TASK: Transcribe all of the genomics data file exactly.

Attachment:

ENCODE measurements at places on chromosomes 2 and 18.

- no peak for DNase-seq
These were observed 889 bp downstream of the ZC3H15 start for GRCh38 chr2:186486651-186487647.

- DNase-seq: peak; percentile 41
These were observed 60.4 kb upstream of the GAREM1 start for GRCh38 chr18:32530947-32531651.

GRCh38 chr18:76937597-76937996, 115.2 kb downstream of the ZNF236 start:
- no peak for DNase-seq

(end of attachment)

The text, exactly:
ENCODE measurements at places on chromosomes 2 and 18.

- no peak for DNase-seq
These were observed 889 bp downstream of the ZC3H15 start for GRCh38 chr2:186486651-186487647.

- DNase-seq: peak; percentile 41
These were observed 60.4 kb upstream of the GAREM1 start for GRCh38 chr18:32530947-32531651.

GRCh38 chr18:76937597-76937996, 115.2 kb downstream of the ZNF236 start:
- no peak for DNase-seq